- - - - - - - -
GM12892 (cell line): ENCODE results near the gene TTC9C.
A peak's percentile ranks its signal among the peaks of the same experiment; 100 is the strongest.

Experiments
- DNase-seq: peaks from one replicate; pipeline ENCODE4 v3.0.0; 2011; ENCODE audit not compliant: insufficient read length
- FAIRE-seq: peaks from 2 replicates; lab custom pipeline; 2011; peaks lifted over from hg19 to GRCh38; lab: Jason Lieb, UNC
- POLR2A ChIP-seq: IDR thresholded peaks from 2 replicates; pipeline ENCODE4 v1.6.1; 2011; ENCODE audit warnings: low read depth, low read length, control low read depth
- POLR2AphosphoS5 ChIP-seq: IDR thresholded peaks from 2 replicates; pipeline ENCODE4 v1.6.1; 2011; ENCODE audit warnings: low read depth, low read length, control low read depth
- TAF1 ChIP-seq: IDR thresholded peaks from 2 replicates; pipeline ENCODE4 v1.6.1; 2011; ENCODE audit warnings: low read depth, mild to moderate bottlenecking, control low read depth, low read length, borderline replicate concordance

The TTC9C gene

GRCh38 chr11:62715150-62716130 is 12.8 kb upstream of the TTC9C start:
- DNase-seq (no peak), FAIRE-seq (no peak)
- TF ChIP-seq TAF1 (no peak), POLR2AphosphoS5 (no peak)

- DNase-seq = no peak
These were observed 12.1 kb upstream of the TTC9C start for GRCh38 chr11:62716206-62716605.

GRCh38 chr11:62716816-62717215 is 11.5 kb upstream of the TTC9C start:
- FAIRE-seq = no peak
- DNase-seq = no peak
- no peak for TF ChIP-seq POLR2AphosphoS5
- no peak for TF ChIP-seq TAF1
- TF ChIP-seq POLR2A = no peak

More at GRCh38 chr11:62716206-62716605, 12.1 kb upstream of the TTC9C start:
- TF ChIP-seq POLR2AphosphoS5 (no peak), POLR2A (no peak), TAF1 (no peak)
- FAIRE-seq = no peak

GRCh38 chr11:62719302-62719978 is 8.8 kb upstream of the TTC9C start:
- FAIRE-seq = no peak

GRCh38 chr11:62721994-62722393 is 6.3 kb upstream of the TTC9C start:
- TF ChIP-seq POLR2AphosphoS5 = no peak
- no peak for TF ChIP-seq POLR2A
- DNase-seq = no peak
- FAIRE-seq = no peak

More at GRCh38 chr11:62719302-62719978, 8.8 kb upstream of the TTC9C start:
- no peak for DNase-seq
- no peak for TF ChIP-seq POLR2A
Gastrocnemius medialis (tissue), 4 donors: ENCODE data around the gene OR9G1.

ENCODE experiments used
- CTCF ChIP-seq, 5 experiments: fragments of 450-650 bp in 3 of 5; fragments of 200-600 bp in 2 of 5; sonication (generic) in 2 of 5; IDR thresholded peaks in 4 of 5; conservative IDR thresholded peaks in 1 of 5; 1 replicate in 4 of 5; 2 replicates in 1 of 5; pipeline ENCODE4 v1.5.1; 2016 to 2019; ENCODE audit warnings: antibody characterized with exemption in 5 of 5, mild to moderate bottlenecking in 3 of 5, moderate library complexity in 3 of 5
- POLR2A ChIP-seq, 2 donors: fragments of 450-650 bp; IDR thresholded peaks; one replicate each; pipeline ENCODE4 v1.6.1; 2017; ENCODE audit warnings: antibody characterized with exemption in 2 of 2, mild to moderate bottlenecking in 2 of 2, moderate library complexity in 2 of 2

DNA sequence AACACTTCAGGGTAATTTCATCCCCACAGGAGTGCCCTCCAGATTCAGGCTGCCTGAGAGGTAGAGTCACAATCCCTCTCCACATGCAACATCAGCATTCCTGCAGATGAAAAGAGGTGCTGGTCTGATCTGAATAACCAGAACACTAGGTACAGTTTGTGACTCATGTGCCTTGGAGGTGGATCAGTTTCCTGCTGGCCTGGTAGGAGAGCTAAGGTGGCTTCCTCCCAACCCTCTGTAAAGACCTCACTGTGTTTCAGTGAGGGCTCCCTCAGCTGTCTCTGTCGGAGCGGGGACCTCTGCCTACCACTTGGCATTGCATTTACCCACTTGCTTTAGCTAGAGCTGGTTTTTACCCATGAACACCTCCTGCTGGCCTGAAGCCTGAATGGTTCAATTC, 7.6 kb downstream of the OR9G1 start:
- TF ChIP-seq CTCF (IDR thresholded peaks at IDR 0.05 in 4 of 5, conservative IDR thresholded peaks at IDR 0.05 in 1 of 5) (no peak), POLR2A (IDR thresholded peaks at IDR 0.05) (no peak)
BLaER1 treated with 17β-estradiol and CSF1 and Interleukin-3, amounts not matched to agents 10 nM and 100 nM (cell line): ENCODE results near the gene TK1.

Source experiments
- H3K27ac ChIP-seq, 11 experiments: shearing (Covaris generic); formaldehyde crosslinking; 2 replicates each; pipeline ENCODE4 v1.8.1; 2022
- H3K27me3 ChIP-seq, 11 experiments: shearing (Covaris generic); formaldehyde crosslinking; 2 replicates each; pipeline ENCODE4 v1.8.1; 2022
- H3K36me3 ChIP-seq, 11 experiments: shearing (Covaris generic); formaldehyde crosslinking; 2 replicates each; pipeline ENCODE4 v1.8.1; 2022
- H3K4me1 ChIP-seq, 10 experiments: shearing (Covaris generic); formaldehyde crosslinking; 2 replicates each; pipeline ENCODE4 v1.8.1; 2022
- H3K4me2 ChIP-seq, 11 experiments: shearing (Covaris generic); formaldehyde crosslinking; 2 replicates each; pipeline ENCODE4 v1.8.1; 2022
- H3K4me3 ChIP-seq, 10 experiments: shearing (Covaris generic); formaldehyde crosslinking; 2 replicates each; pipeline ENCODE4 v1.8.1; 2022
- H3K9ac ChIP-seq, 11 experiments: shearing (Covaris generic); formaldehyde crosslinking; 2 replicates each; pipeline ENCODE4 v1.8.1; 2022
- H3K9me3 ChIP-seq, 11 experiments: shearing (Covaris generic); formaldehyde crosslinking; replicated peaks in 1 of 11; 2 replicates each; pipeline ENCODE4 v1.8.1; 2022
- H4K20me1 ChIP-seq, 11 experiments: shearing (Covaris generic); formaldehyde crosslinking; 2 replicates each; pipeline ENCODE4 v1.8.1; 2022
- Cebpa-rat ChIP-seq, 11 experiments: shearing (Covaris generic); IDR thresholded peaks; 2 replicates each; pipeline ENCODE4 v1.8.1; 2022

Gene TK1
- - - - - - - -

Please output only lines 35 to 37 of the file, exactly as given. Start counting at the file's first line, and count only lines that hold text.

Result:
ENCODE experiments used
- CTCF ChIP-seq, 5 experiments: fragments of 450-650 bp in 3 of 5; fragments of 200-600 bp in 2 of 5; sonication (generic) in 2 of 5; IDR thresholded peaks in 4 of 5; conservative IDR thresholded peaks in 1 of 5; 1 replicate in 4 of 5; 2 replicates in 1 of 5; pipeline ENCODE4 v1.5.1; 2016 to 2019; ENCODE audit warnings: antibody characterized with exemption in 5 of 5, mild to moderate bottlenecking in 3 of 5, moderate library complexity in 3 of 5
- POLR2A ChIP-seq, 2 donors: fragments of 450-650 bp; IDR thresholded peaks; one replicate each; pipeline ENCODE4 v1.6.1; 2017; ENCODE audit warnings: antibody characterized with exemption in 2 of 2, mild to moderate bottlenecking in 2 of 2, moderate library complexity in 2 of 2